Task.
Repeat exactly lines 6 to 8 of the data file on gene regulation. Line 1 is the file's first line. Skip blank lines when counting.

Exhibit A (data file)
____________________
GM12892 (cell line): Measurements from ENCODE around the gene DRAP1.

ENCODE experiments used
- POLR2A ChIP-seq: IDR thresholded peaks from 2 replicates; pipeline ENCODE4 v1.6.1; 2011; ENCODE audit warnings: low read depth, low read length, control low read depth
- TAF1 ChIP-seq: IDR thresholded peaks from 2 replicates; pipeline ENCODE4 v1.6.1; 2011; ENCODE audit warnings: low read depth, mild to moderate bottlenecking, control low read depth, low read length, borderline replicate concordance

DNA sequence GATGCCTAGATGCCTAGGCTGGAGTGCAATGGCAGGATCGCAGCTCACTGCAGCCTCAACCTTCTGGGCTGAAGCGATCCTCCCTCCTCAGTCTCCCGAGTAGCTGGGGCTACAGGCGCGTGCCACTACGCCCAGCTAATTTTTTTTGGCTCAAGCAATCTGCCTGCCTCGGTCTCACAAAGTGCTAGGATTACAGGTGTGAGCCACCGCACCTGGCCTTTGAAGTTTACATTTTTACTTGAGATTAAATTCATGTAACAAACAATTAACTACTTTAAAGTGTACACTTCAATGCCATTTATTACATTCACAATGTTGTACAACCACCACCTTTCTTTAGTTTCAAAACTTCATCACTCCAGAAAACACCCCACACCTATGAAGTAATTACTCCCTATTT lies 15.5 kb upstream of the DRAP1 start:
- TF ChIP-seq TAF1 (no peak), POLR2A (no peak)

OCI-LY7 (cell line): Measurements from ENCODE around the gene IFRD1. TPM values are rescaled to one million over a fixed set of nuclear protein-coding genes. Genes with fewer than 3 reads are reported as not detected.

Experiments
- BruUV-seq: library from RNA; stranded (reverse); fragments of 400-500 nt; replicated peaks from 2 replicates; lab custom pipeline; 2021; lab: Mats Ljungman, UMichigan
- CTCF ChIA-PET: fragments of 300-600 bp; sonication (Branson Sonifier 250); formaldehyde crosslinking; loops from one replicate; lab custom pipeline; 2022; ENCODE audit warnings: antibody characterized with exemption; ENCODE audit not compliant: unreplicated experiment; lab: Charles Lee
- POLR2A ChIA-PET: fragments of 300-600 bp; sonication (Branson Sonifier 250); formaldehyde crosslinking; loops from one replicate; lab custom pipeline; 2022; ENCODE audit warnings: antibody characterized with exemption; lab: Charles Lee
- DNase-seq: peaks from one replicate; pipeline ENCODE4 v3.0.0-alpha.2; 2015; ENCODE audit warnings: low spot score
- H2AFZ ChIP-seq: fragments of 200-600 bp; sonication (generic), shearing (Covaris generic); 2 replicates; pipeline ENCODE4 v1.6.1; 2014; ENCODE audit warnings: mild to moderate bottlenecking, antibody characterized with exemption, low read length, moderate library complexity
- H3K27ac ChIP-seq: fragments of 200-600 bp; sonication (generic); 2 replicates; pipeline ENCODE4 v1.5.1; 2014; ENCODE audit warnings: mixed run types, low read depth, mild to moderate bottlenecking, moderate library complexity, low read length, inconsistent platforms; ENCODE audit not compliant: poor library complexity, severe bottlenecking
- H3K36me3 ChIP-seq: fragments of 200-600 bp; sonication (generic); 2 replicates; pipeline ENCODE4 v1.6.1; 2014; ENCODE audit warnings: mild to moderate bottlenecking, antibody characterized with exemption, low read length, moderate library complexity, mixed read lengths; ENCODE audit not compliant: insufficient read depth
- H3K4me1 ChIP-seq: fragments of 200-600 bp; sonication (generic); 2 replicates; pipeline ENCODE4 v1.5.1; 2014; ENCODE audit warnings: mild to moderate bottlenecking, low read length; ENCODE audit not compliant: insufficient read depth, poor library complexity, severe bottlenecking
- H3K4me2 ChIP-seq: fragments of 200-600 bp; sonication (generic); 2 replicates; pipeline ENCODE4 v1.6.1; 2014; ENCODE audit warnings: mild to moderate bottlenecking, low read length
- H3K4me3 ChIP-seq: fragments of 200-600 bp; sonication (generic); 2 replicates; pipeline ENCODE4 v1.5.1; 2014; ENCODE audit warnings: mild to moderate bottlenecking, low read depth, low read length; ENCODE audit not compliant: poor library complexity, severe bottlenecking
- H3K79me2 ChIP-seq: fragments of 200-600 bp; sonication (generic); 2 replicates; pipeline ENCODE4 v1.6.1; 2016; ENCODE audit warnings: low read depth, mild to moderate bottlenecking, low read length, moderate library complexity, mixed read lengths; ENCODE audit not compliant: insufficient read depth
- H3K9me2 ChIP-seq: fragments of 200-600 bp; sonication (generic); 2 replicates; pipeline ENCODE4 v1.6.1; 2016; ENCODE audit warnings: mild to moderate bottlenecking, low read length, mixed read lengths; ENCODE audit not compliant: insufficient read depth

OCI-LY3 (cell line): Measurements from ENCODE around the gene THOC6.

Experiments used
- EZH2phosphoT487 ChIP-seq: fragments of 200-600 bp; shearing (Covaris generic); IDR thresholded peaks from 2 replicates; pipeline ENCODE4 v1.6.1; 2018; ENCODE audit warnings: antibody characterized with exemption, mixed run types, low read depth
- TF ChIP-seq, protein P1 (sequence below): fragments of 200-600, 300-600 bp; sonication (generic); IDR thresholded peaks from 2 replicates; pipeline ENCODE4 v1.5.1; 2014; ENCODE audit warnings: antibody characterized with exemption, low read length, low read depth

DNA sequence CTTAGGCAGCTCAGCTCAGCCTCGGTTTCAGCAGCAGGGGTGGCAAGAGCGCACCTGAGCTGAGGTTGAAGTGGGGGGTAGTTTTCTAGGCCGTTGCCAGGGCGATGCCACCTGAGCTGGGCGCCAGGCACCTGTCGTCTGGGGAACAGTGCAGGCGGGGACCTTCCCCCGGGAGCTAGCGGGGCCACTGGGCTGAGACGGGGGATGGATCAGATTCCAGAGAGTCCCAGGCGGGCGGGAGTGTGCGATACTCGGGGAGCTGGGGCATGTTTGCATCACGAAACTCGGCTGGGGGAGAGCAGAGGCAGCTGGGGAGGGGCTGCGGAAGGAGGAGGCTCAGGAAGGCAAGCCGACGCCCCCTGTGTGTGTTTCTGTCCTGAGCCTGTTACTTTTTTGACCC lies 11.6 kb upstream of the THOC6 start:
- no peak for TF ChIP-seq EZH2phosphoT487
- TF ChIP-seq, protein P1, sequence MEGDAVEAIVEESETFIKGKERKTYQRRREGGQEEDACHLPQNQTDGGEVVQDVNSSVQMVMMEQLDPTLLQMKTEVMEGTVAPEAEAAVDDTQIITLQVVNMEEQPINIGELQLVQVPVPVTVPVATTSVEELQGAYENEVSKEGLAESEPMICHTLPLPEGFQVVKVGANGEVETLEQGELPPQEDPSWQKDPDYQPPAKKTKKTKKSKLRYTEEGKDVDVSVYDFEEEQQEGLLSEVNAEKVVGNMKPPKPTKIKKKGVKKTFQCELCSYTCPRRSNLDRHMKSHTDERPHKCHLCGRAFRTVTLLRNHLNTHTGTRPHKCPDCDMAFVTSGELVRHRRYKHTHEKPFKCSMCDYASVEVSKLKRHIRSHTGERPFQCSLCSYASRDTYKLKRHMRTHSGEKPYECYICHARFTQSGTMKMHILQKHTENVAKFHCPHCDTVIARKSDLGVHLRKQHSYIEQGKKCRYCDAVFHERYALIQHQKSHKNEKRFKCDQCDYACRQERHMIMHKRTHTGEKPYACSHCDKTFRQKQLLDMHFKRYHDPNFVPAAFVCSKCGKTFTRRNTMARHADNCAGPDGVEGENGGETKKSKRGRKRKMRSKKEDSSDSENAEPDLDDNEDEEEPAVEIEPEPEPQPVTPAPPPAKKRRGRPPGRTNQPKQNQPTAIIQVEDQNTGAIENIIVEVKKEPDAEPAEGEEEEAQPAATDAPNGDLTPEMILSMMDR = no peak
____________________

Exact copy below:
- TF ChIP-seq TAF1 (no peak), POLR2A (no peak)

OCI-LY7 (cell line): Measurements from ENCODE around the gene IFRD1. TPM values are rescaled to one million over a fixed set of nuclear protein-coding genes. Genes with fewer than 3 reads are reported as not detected.

Experiments